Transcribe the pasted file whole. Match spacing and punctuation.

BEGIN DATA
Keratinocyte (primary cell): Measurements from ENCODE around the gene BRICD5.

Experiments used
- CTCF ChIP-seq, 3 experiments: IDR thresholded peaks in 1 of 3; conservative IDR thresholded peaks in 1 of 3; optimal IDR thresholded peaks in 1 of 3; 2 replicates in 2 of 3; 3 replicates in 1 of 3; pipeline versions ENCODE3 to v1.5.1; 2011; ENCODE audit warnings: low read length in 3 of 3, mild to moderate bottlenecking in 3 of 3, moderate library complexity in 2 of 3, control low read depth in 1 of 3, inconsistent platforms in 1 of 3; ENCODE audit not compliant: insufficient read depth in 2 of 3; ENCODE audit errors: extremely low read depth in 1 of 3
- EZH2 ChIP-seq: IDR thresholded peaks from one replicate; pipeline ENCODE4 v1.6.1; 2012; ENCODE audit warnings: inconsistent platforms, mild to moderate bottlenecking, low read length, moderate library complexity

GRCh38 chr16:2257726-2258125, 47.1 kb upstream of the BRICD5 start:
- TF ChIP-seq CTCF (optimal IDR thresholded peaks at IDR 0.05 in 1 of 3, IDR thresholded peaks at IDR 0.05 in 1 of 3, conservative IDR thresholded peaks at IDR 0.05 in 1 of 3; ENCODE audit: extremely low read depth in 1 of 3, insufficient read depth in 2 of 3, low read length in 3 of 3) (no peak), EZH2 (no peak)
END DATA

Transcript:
Keratinocyte (primary cell): Measurements from ENCODE around the gene BRICD5.

Experiments used
- CTCF ChIP-seq, 3 experiments: IDR thresholded peaks in 1 of 3; conservative IDR thresholded peaks in 1 of 3; optimal IDR thresholded peaks in 1 of 3; 2 replicates in 2 of 3; 3 replicates in 1 of 3; pipeline versions ENCODE3 to v1.5.1; 2011; ENCODE audit warnings: low read length in 3 of 3, mild to moderate bottlenecking in 3 of 3, moderate library complexity in 2 of 3, control low read depth in 1 of 3, inconsistent platforms in 1 of 3; ENCODE audit not compliant: insufficient read depth in 2 of 3; ENCODE audit errors: extremely low read depth in 1 of 3
- EZH2 ChIP-seq: IDR thresholded peaks from one replicate; pipeline ENCODE4 v1.6.1; 2012; ENCODE audit warnings: inconsistent platforms, mild to moderate bottlenecking, low read length, moderate library complexity

GRCh38 chr16:2257726-2258125, 47.1 kb upstream of the BRICD5 start:
- TF ChIP-seq CTCF (optimal IDR thresholded peaks at IDR 0.05 in 1 of 3, IDR thresholded peaks at IDR 0.05 in 1 of 3, conservative IDR thresholded peaks at IDR 0.05 in 1 of 3; ENCODE audit: extremely low read depth in 1 of 3, insufficient read depth in 2 of 3, low read length in 3 of 3) (no peak), EZH2 (no peak)